Luckily for all of us, modern-day prospectors and manufacturers are constantly inventing new and innovative equipment and supplies to make gold recovery much easier than it was during the Gold Rush days of the '49ers!

gold prospecting and gold mining equipment - gold prospecting mining equipment detectors snake protection

Whether you're a part-time prospector, dedicated metal detectorist or rockhound, there has never been a better time to get involved in the modern day Gold Rush! Not only is treasure hunting a hobby that can pay you back, it's an activity the entire family can enjoy together in the great outdoors.

Perhaps one of the best benefits of gold prospecting and metal detecting is that with the price of gold today, you don't have to find much to completely pay for your equipment-- and the rest is pure profit! Thanks for shopping with us today! RememberFREE shipping to Lower 48 states on any order of $350 or more and NO SALES TAX! International shipping information here.

In the words of Tom Massie, star of the Outdoor Channel's Gold Fever, "... my favorite way of prospecting is the way that gets me gold." Suction dredging with a wetsuit can be quite lucrative not only from the material you suck up but there's also the chance of picking nuggets out of a crack in the bedrock.

Highbanking along the shore is a bit warmer and dryer, but just as fun. As is gold panning in a stream. Drywashing out in the desert surrounded by sunshine and solitude definitely has appeal. And so does uncovering buried treasure while metal detecting. And don't forget melting or smelting cell phone parts or old jewelry and coins. No matter your favorite way of finding gold, one thing is for certain, there's nothing quite like getting out there in the field or in the water and getting your share!

drywashers for gold

GOLD DRYWASHERS ARE BELOWSCROLL DOWN TO VIEWIn the past, most dry concentration was slow and inefficient. Even today, some dry washers have trouble recovering gold after the top layer of dry sand has been removed, due to the moist sand and gravel below the surface. New technological improvements allow modern units such as the 151 drywasher model made by Keene to help dry out this material and increase gold recovery to very high levels. Don't miss our drywashing books and videos - CLICK HEREWe offer many sizes - from compact drywasher models perfectly suited for the lone prospector, to larger units that can handle 3 people shoveling non stop.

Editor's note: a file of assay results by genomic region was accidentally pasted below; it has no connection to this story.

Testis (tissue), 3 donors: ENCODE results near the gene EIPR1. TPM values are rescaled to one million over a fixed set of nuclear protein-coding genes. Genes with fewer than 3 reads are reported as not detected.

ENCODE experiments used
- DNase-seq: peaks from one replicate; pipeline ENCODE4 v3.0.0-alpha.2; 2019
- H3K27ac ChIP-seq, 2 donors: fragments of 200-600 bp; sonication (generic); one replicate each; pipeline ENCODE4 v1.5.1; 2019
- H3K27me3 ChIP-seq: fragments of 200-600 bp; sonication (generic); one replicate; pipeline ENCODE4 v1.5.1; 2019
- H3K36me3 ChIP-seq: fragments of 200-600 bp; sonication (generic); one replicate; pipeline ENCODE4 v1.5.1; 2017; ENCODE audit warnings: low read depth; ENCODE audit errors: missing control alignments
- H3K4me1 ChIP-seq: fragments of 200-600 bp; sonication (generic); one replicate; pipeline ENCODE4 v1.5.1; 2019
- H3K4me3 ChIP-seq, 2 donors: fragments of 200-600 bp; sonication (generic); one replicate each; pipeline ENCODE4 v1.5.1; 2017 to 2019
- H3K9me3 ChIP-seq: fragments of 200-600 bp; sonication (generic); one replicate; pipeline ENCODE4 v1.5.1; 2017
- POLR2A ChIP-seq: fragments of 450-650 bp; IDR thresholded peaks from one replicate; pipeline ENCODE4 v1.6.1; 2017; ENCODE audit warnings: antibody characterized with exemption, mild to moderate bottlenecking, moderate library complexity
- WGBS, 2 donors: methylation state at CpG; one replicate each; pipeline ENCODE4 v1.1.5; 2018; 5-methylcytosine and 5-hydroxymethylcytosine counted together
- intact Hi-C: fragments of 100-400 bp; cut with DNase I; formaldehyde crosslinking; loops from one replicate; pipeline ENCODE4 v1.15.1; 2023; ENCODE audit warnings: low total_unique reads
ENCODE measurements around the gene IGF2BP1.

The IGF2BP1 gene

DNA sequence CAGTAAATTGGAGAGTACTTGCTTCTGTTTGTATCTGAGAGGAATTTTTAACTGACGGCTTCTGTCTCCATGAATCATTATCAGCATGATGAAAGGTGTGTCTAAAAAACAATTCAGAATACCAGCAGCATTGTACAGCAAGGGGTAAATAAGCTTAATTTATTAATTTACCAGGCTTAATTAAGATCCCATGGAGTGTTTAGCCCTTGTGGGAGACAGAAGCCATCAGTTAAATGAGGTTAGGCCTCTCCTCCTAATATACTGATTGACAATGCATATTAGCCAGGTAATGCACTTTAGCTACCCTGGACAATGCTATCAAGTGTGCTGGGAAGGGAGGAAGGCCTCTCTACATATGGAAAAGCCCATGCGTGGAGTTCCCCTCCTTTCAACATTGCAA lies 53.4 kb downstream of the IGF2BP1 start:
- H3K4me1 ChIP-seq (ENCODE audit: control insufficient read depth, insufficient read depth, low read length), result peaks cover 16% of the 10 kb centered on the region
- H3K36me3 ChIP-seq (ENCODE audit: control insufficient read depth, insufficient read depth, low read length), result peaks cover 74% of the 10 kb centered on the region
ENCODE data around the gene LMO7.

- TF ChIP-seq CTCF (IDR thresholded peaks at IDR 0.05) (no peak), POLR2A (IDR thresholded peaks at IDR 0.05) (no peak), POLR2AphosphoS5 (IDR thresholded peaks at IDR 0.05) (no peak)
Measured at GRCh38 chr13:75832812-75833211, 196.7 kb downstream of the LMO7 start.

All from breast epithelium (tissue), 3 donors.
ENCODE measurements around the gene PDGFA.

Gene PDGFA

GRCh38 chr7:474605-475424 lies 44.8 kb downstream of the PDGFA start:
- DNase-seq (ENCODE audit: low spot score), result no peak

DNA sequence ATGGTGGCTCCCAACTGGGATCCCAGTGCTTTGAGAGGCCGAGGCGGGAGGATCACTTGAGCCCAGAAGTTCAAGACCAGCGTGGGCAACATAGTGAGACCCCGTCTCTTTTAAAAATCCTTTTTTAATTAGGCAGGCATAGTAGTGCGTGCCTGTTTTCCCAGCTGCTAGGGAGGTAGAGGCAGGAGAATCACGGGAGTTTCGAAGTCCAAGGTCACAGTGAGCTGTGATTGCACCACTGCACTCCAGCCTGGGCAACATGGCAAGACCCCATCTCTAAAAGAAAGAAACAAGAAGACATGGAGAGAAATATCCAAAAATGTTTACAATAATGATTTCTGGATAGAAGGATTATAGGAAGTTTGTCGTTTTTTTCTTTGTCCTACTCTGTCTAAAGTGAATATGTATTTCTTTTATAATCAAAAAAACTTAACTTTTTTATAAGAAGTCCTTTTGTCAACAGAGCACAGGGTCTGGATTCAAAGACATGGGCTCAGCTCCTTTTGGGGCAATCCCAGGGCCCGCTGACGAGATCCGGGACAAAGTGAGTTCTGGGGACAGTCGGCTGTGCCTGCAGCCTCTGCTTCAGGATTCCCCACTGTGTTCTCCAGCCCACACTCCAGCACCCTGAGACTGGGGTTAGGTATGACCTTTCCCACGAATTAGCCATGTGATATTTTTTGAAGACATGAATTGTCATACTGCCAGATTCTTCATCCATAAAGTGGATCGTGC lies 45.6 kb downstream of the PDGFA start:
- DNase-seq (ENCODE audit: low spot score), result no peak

Search Gold Fever Prospecting for: Sign up for The "Gold-Fever-Prospecting Newsletter" and we'll enter you for FREE into our monthly GOLD GIVE AWAY! Join the Gold Fever Prospecting mailing list Email: Gold Prospecting Questions? EMAIL USCopyright 2020 Motherlode Outfittersdba: Gold Fever ProspectingHenderson, NV 89074Toll Free: 888-985-6463VISIT US ON FACEBOOKREAD THE GOLD FEVER BLOG Gold Prospecting Equipment / Buy Gold Nuggets Gold Panning Paydirt / Mining T-Shirts Drywashers / Metal DetectorsSuction Dredging for GoldBrowse Site Map

Search Gold Fever Prospecting for: Sign up for The "Gold-Fever-Prospecting Newsletter" and we'll enter you for FREE into our monthly GOLD GIVE AWAY! Join the Gold Fever Prospecting mailing list Email: Gold Prospecting Questions? EMAIL USCopyright 2020 Motherlode Outfittersdba: Gold Fever ProspectingHenderson, NV 89074Toll Free: 888-985-6463VISIT US ON FACEBOOKREAD THE GOLD FEVER BLOG Gold Prospecting Equipment / Buy Gold Nuggets Gold Panning Paydirt / Mining T-Shirts Drywashers / Metal DetectorsSuction Dredging for GoldBrowse Site Map